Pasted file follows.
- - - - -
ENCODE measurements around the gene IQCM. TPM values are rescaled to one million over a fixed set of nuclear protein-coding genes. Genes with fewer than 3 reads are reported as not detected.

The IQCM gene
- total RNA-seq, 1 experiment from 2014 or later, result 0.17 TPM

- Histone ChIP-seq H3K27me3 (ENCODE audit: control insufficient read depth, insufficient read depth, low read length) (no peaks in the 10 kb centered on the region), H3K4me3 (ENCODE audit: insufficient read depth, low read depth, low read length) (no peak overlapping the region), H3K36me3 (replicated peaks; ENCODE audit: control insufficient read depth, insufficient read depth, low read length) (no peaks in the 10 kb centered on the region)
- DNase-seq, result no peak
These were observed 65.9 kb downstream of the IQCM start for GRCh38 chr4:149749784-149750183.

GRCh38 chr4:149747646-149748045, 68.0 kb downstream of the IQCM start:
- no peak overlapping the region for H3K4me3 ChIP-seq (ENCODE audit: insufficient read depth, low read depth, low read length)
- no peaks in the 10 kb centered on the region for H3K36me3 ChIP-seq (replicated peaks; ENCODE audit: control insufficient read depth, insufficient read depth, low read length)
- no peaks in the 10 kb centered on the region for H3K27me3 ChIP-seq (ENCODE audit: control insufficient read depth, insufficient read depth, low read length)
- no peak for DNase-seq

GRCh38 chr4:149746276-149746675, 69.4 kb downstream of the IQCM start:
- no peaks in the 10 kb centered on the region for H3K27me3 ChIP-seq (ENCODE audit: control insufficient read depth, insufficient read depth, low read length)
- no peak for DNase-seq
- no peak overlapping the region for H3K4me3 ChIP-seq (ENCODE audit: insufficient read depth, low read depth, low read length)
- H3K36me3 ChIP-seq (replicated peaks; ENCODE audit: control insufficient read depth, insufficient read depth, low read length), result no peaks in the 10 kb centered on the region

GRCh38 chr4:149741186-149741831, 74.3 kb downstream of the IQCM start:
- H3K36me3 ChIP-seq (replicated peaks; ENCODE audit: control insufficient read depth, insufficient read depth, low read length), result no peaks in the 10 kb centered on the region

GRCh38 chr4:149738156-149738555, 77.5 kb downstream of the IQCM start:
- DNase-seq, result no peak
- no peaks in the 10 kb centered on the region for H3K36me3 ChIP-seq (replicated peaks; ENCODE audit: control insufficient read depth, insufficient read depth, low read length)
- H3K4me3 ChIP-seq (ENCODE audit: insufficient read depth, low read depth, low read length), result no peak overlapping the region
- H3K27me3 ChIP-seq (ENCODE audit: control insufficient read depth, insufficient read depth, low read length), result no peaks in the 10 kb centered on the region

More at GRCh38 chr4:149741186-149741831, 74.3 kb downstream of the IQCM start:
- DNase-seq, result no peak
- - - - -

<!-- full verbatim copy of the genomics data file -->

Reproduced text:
ENCODE measurements around the gene IQCM. TPM values are rescaled to one million over a fixed set of nuclear protein-coding genes. Genes with fewer than 3 reads are reported as not detected.

The IQCM gene
- total RNA-seq, 1 experiment from 2014 or later, result 0.17 TPM

- Histone ChIP-seq H3K27me3 (ENCODE audit: control insufficient read depth, insufficient read depth, low read length) (no peaks in the 10 kb centered on the region), H3K4me3 (ENCODE audit: insufficient read depth, low read depth, low read length) (no peak overlapping the region), H3K36me3 (replicated peaks; ENCODE audit: control insufficient read depth, insufficient read depth, low read length) (no peaks in the 10 kb centered on the region)
- DNase-seq, result no peak
These were observed 65.9 kb downstream of the IQCM start for GRCh38 chr4:149749784-149750183.

GRCh38 chr4:149747646-149748045, 68.0 kb downstream of the IQCM start:
- no peak overlapping the region for H3K4me3 ChIP-seq (ENCODE audit: insufficient read depth, low read depth, low read length)
- no peaks in the 10 kb centered on the region for H3K36me3 ChIP-seq (replicated peaks; ENCODE audit: control insufficient read depth, insufficient read depth, low read length)
- no peaks in the 10 kb centered on the region for H3K27me3 ChIP-seq (ENCODE audit: control insufficient read depth, insufficient read depth, low read length)
- no peak for DNase-seq

GRCh38 chr4:149746276-149746675, 69.4 kb downstream of the IQCM start:
- no peaks in the 10 kb centered on the region for H3K27me3 ChIP-seq (ENCODE audit: control insufficient read depth, insufficient read depth, low read length)
- no peak for DNase-seq
- no peak overlapping the region for H3K4me3 ChIP-seq (ENCODE audit: insufficient read depth, low read depth, low read length)
- H3K36me3 ChIP-seq (replicated peaks; ENCODE audit: control insufficient read depth, insufficient read depth, low read length), result no peaks in the 10 kb centered on the region

GRCh38 chr4:149741186-149741831, 74.3 kb downstream of the IQCM start:
- H3K36me3 ChIP-seq (replicated peaks; ENCODE audit: control insufficient read depth, insufficient read depth, low read length), result no peaks in the 10 kb centered on the region

GRCh38 chr4:149738156-149738555, 77.5 kb downstream of the IQCM start:
- DNase-seq, result no peak
- no peaks in the 10 kb centered on the region for H3K36me3 ChIP-seq (replicated peaks; ENCODE audit: control insufficient read depth, insufficient read depth, low read length)
- H3K4me3 ChIP-seq (ENCODE audit: insufficient read depth, low read depth, low read length), result no peak overlapping the region
- H3K27me3 ChIP-seq (ENCODE audit: control insufficient read depth, insufficient read depth, low read length), result no peaks in the 10 kb centered on the region

More at GRCh38 chr4:149741186-149741831, 74.3 kb downstream of the IQCM start:
- DNase-seq, result no peak